New liquor stores are banned in Temecula, and one shop owner plans to sue.
The voted unanimously at a meeting at the on Tuesday to bar any store in Temecula from getting a license necessary to sell distilled spirits.
An application by a local convenience market caused city officials to revisit their alcohol policy.
on Rancho California Road applied in 2010 to upgrade its license so it can sell harder alcohol.
The owners applied two other times since 2002, and each time, they were denied. To read about what happened, .
In January, 2011, the City Council voted to put a moratorium on new liquor stores for 11 months. To read about it, .
The shop owners feel the city is discriminating against them.
"This is a very clear case of discrimination," said Sami Jihad, a spokesperson for Stop Quick, after the meeting.
The owners are Iraqi-Americans who left their country to escape religious discrimination. Here in America, they feel they're meeting discrimination due to their nationality, they said.
Jihad recalled a story of a friend who wanted to open a shop. He had trouble with his city's officials, so Jihad offered a piece of advice.
"I told him, if you go out and find an American guy to help you, it will probably be approved," he said.
His friend took his advice, and he got his project approved, Jihad said.
One of the shop's owners said he pulled some council members' emails through a public records request and claimed to find evidence of discrimination.
So, the liquor store owners plan to sue the city, according to co-owner Sarmad Bidi. "I want to see these people in jail," he said of the council members.
The city had been meaning to review its liquor store policy for years, Mayor Pro-tem Mike Naggar said during the meeting.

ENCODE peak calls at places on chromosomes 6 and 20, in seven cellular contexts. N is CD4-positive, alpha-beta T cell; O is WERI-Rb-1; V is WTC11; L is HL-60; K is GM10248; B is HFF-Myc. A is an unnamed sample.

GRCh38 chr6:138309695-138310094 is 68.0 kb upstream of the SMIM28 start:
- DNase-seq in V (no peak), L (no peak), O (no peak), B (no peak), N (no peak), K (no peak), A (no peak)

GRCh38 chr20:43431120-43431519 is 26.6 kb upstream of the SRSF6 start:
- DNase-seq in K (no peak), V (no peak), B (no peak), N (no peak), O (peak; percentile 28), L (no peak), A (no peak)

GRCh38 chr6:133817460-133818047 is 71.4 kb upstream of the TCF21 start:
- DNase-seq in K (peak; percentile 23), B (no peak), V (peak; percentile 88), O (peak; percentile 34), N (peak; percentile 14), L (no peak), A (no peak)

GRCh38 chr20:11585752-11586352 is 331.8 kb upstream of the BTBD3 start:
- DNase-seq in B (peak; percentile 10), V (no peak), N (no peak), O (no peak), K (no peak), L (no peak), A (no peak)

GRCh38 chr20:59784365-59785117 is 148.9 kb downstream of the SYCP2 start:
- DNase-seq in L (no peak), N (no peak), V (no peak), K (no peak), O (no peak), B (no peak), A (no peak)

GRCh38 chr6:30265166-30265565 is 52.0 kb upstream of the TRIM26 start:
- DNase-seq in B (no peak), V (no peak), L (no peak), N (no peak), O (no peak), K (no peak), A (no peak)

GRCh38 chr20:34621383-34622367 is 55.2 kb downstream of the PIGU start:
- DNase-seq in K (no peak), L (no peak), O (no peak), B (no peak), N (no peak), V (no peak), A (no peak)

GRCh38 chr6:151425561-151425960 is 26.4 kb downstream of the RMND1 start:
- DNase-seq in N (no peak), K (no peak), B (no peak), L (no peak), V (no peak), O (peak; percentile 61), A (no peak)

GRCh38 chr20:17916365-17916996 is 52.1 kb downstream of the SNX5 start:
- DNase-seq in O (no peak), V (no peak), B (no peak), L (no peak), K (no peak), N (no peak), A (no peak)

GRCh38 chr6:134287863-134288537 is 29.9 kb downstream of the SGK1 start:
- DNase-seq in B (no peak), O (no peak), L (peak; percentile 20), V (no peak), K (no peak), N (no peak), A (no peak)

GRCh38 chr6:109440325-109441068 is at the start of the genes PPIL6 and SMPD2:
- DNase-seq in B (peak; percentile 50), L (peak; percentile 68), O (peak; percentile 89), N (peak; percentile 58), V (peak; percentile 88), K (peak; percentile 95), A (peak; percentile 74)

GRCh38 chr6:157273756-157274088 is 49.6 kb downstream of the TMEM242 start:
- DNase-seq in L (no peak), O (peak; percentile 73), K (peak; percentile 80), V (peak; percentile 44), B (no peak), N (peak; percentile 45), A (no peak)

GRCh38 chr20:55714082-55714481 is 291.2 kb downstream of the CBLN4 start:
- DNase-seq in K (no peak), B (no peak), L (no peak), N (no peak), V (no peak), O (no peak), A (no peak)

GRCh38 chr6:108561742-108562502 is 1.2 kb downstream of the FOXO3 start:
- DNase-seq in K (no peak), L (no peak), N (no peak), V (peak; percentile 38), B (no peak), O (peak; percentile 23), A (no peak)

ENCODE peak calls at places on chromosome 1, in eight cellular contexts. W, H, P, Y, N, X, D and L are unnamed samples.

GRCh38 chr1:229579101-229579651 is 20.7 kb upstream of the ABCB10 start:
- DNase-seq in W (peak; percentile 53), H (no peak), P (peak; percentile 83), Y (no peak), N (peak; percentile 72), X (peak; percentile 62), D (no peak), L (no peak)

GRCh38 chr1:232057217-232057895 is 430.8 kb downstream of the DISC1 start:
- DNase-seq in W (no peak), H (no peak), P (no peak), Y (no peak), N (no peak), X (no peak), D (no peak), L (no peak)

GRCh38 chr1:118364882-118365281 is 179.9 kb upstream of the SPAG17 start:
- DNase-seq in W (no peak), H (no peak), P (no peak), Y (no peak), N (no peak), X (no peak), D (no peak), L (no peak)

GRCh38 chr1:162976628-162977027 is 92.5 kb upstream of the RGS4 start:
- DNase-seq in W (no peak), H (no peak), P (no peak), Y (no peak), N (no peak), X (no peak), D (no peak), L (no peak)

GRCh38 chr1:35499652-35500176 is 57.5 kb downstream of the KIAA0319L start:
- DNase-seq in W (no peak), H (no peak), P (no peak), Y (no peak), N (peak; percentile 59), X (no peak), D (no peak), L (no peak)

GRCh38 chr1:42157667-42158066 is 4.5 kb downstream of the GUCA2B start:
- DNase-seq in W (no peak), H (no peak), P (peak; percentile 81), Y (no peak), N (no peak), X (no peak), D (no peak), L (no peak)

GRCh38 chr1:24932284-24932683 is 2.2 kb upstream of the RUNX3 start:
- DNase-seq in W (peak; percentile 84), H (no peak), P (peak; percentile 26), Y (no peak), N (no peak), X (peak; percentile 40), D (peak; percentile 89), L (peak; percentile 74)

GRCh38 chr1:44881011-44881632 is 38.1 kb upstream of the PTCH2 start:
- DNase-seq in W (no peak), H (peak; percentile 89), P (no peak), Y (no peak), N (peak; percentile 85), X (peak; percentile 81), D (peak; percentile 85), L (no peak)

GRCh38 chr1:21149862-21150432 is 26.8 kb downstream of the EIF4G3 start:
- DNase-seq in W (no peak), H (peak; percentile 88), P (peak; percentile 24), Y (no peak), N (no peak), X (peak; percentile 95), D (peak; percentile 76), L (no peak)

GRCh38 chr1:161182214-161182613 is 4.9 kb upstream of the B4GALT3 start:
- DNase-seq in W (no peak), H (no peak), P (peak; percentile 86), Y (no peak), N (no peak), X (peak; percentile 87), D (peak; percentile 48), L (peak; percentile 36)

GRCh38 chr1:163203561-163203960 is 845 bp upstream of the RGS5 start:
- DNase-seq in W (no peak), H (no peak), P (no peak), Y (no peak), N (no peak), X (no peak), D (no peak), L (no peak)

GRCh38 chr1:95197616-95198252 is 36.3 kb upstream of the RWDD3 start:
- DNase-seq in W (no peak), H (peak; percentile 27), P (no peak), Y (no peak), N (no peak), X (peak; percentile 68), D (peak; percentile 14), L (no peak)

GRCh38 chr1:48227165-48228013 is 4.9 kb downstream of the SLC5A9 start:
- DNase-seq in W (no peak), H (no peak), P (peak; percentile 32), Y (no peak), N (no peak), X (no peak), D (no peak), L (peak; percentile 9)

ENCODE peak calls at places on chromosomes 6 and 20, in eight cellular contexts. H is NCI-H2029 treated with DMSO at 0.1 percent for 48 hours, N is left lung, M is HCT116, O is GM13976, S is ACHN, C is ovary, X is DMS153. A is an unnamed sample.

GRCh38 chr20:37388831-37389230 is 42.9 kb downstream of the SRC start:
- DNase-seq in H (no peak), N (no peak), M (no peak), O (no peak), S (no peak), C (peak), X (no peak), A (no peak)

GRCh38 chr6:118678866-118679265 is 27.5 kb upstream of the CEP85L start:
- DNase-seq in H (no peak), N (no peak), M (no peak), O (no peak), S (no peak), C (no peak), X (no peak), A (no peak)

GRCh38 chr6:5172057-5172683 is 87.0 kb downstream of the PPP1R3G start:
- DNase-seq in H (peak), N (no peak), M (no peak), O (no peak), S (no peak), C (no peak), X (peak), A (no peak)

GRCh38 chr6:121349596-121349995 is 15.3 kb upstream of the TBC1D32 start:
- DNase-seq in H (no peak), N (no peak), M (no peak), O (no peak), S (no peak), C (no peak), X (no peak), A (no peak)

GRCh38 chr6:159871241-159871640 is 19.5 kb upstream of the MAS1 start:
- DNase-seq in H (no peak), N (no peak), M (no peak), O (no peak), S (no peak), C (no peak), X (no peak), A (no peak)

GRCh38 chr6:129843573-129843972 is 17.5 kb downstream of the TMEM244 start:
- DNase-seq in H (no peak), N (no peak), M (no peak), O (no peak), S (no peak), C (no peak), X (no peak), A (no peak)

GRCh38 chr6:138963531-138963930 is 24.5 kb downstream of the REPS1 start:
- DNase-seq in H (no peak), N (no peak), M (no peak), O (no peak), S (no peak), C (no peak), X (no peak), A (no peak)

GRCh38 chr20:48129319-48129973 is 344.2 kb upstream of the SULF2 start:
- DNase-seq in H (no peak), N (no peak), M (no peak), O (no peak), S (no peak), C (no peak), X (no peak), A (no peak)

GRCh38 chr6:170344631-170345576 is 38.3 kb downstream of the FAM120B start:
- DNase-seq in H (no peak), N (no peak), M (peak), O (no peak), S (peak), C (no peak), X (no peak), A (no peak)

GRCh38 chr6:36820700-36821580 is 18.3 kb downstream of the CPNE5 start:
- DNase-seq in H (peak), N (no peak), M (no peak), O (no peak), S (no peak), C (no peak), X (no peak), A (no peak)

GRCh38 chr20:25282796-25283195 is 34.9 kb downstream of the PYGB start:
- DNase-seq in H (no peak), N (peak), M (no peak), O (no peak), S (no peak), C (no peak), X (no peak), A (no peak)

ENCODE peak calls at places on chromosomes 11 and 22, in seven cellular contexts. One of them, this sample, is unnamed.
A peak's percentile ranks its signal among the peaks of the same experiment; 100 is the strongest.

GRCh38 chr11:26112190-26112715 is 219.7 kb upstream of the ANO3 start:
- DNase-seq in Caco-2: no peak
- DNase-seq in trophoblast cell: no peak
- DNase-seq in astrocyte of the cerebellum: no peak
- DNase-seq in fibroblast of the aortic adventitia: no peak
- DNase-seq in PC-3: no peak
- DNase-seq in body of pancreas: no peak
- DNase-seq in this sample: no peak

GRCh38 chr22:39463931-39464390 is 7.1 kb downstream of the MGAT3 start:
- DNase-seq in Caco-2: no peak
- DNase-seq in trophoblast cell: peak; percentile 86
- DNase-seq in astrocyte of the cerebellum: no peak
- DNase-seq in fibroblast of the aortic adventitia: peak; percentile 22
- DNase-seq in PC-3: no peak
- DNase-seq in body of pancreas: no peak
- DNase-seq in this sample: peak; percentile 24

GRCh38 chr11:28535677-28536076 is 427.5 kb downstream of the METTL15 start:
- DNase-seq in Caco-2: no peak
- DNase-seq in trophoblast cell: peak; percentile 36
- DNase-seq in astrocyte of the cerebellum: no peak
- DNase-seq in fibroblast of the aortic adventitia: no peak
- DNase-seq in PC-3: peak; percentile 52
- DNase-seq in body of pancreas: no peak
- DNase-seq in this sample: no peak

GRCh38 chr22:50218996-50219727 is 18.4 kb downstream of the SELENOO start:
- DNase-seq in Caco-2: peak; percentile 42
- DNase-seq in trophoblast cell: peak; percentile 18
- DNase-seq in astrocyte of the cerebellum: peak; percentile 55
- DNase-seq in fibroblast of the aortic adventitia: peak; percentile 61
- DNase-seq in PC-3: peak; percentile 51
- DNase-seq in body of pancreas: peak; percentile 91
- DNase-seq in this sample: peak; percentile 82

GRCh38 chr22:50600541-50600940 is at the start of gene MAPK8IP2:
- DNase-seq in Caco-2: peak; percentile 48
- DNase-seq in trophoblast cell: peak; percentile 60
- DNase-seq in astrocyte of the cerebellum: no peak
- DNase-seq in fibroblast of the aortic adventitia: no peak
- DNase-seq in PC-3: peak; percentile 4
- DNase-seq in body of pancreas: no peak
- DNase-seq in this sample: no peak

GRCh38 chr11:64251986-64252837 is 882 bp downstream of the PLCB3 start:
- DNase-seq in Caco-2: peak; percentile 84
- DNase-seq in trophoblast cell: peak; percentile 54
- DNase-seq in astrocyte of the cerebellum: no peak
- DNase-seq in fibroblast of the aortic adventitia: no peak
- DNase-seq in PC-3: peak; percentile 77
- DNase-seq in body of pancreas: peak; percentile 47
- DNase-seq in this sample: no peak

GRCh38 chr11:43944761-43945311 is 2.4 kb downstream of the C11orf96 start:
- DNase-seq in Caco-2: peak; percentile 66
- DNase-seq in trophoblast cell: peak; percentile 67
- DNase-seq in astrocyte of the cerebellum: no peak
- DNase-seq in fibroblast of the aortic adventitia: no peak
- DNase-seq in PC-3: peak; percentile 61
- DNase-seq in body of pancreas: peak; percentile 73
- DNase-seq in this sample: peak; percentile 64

"This is something that should have been done eight, nine years ago," he said.
The use of the word "discrimination" made at least one council member uneasy. "I'm really uncomfortable with this," Councilmember Chuck Washington told the audience in the council chamber.
The council simply needed to put a cap on the number of liquor stores in the city, he said.
Councilmember Ron Roberts feared if the city approves the license for Stop Quick, they would have to approve every application.
"We're opening Pandora's Box," he said. "How are we going to tell them no if we approve this?"
After the council cast their votes, about 10 people filed out of the council chamber, one saying loudly, "That's not fair."
Banning liquor stores outright is unusual. Out of the 16 cities officials examined when crafting this ban, only one -- Glendora -- had a liquor store ban. The others just regulated where the liquor stores can operate, according to city documents.
The six liquor stores and supermarkets that already have the licenses in the city will be unaffected.
Update: More information about the reason the owners of Stop Quick are planning to sue the city was included at 1:07 a.m. on March 2.